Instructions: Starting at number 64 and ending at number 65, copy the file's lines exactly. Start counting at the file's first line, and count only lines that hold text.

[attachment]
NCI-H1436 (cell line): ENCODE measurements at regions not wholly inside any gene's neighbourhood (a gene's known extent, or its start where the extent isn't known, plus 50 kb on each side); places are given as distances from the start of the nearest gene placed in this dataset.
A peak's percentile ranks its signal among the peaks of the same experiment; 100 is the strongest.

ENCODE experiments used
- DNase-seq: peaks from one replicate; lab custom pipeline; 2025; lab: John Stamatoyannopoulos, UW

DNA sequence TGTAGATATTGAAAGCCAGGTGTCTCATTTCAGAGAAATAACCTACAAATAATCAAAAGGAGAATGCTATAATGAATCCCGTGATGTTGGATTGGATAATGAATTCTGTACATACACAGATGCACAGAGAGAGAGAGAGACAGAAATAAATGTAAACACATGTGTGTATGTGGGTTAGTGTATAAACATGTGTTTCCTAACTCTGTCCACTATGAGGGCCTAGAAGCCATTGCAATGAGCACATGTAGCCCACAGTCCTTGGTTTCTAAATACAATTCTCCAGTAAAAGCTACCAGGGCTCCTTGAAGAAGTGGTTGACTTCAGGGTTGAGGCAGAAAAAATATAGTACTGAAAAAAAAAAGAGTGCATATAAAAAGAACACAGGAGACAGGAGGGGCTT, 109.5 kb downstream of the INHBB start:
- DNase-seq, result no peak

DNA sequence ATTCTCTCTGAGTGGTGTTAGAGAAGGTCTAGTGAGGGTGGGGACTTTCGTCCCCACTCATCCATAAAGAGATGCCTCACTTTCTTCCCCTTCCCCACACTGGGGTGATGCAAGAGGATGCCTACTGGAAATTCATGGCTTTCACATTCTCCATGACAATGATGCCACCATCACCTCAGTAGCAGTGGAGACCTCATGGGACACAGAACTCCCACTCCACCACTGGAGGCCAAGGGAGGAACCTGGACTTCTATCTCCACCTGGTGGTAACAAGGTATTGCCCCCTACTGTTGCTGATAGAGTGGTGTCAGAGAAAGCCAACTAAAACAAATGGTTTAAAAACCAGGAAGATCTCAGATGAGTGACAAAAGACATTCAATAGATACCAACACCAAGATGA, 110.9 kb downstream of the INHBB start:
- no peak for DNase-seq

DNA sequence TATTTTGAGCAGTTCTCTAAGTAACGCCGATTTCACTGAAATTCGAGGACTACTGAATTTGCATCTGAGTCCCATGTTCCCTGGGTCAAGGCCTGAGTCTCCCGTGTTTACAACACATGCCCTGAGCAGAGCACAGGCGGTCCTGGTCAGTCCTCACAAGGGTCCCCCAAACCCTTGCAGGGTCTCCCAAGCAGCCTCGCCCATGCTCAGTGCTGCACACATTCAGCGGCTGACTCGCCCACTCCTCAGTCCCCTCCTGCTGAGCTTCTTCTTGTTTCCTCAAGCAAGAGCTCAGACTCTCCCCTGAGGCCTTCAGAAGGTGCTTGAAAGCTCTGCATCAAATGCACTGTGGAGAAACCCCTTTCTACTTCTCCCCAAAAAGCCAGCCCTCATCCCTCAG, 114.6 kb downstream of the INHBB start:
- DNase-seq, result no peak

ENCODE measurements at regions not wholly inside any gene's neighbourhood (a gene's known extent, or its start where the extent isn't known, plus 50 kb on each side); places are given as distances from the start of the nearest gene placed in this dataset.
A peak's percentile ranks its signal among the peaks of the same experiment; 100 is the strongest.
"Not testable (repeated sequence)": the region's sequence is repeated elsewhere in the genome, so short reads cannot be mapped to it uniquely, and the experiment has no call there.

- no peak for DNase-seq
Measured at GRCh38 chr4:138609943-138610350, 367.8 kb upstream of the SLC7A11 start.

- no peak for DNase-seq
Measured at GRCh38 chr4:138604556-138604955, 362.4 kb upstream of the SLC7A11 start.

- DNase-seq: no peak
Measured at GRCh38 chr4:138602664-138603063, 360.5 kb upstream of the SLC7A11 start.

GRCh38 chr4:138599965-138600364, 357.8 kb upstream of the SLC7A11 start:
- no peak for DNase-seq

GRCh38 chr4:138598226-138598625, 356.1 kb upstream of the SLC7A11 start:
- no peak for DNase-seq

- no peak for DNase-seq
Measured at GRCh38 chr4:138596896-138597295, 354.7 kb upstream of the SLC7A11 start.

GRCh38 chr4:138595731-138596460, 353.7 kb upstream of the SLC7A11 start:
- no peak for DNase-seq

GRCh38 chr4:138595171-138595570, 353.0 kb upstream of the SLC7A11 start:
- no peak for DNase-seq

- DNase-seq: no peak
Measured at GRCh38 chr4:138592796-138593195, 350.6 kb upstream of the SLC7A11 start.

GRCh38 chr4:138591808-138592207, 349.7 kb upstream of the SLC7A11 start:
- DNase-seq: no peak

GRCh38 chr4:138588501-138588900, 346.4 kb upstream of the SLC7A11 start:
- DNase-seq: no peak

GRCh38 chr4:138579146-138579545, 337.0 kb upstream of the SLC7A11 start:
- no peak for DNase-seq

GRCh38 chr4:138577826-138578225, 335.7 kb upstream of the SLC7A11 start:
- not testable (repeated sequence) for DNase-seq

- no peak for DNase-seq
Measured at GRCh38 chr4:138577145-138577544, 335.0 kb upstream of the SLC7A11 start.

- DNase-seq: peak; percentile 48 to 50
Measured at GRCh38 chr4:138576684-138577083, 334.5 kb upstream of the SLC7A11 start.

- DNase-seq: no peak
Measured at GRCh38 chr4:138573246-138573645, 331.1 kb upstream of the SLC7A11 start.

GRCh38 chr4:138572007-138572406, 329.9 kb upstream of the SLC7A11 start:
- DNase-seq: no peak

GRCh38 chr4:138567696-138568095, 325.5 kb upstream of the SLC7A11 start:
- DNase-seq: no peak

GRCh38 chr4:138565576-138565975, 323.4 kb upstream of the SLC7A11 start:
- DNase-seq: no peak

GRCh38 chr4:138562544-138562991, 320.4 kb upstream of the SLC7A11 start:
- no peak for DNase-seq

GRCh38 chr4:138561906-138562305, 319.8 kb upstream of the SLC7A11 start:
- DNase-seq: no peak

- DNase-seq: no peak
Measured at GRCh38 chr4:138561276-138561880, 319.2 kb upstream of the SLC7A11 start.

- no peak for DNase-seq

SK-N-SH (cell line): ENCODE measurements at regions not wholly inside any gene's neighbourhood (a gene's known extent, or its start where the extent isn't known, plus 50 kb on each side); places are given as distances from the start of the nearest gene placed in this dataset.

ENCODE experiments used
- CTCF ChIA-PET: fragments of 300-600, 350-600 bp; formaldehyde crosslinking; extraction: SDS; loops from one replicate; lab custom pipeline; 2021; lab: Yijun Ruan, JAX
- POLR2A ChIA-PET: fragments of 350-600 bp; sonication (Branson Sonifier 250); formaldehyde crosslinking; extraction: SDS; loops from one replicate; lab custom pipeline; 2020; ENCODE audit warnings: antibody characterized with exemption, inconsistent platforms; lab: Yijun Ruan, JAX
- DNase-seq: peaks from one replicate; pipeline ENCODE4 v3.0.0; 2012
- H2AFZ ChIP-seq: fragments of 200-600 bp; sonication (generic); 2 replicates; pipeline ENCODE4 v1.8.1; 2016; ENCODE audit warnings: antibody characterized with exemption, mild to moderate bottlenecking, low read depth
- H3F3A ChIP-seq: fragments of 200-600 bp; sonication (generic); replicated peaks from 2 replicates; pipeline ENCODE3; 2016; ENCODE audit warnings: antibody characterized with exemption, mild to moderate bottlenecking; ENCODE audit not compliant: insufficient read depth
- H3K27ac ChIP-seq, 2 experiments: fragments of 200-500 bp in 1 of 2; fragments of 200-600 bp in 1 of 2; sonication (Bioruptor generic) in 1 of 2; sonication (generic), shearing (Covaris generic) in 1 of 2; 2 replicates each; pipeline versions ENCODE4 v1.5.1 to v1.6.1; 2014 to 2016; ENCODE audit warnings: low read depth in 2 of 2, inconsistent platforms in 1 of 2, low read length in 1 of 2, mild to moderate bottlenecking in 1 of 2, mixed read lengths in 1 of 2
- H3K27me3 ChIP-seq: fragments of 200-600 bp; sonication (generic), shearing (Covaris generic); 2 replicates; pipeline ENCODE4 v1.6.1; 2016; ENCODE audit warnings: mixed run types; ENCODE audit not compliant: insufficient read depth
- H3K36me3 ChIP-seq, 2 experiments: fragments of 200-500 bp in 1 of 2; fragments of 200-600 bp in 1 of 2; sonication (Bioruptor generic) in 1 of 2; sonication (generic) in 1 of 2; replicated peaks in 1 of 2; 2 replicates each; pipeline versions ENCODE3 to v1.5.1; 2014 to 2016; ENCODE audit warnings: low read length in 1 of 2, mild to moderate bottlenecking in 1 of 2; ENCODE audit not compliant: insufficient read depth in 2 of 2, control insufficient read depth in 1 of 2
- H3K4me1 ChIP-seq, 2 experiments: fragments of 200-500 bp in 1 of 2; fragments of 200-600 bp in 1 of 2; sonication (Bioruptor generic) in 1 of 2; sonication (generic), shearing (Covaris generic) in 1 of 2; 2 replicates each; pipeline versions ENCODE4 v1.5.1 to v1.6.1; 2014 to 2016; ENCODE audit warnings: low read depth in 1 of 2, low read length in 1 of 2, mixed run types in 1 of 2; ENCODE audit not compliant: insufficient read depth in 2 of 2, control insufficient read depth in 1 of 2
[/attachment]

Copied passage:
- H2AFZ ChIP-seq: fragments of 200-600 bp; sonication (generic); 2 replicates; pipeline ENCODE4 v1.8.1; 2016; ENCODE audit warnings: antibody characterized with exemption, mild to moderate bottlenecking, low read depth
- H3F3A ChIP-seq: fragments of 200-600 bp; sonication (generic); replicated peaks from 2 replicates; pipeline ENCODE3; 2016; ENCODE audit warnings: antibody characterized with exemption, mild to moderate bottlenecking; ENCODE audit not compliant: insufficient read depth